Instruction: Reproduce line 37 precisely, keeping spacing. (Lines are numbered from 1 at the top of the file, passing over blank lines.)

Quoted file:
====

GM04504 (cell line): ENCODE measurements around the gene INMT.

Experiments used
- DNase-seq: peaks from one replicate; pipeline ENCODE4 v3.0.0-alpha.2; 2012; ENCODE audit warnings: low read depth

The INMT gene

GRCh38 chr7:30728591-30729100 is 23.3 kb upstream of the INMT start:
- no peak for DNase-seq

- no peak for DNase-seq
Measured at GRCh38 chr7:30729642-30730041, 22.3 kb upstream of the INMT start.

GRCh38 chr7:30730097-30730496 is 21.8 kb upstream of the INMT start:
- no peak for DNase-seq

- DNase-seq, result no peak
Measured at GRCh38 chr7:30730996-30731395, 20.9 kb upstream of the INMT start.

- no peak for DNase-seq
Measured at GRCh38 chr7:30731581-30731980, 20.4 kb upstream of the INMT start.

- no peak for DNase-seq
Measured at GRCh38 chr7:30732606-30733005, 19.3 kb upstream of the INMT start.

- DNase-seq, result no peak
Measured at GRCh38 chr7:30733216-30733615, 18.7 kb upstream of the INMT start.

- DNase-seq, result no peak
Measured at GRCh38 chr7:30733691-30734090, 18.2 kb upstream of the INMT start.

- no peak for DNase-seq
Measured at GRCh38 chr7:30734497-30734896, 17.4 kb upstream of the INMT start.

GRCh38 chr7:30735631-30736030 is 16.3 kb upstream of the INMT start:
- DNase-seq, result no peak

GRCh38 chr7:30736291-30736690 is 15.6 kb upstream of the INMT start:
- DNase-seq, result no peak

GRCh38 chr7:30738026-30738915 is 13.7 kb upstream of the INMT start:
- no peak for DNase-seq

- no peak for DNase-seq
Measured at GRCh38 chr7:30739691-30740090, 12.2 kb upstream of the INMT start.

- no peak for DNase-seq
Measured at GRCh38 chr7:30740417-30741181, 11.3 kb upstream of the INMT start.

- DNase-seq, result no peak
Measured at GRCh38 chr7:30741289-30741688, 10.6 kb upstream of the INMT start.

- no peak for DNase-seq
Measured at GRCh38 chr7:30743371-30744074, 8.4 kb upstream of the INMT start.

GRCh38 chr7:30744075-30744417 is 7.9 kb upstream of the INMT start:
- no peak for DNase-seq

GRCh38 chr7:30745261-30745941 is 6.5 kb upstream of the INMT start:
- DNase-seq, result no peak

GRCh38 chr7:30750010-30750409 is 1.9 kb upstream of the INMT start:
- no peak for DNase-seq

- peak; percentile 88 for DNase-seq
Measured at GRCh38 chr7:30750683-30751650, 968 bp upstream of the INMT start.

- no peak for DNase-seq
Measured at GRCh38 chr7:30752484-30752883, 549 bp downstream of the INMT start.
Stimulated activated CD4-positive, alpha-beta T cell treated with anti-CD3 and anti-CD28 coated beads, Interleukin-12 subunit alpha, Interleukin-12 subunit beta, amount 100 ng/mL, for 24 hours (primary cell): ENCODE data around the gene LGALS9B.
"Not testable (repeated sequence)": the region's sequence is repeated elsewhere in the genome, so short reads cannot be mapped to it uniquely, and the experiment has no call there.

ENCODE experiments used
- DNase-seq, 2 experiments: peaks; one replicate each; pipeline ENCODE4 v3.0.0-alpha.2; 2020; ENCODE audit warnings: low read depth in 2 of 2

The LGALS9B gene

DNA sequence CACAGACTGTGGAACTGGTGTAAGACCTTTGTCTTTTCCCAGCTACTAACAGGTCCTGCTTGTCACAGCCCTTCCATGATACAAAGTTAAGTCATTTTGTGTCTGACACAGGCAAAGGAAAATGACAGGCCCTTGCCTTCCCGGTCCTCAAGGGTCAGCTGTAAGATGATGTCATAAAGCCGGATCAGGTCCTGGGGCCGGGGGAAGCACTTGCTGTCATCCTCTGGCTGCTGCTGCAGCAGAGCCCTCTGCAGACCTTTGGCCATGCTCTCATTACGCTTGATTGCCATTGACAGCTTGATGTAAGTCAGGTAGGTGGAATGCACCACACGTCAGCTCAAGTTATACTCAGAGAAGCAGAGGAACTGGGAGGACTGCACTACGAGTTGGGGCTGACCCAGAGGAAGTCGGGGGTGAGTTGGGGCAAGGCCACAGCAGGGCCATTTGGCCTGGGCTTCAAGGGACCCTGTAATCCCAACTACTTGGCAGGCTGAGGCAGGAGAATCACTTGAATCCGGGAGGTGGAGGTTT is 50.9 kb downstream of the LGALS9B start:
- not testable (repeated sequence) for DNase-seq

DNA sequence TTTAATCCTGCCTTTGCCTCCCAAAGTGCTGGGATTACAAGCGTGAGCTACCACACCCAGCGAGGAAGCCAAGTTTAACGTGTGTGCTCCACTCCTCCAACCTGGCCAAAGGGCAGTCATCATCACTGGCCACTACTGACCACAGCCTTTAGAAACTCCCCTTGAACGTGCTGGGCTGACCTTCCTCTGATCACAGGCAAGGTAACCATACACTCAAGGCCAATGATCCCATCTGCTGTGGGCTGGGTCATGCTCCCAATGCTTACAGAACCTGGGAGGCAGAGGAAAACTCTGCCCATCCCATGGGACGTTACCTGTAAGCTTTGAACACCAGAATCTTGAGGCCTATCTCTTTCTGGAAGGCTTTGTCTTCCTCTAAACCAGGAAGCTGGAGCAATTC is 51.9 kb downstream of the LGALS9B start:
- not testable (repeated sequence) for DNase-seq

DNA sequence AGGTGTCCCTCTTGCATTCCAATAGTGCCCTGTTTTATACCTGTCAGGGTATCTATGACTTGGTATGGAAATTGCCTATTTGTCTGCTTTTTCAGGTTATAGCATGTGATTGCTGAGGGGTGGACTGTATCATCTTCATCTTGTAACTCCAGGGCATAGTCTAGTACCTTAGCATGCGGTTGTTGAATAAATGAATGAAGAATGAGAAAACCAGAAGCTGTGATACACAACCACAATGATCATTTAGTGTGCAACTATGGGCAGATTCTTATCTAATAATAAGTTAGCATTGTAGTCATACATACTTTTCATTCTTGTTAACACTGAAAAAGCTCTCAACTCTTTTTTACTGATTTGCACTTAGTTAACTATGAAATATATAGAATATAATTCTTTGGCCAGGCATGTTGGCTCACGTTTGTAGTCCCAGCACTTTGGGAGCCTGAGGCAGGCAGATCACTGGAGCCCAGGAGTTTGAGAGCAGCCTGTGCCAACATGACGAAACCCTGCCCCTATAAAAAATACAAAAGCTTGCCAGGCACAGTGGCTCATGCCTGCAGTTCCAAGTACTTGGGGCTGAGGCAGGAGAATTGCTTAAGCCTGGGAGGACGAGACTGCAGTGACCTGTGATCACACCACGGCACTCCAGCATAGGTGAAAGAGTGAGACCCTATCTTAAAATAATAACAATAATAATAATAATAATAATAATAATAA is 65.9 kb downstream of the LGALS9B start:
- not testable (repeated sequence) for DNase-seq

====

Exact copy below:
GRCh38 chr7:30744075-30744417 is 7.9 kb upstream of the INMT start: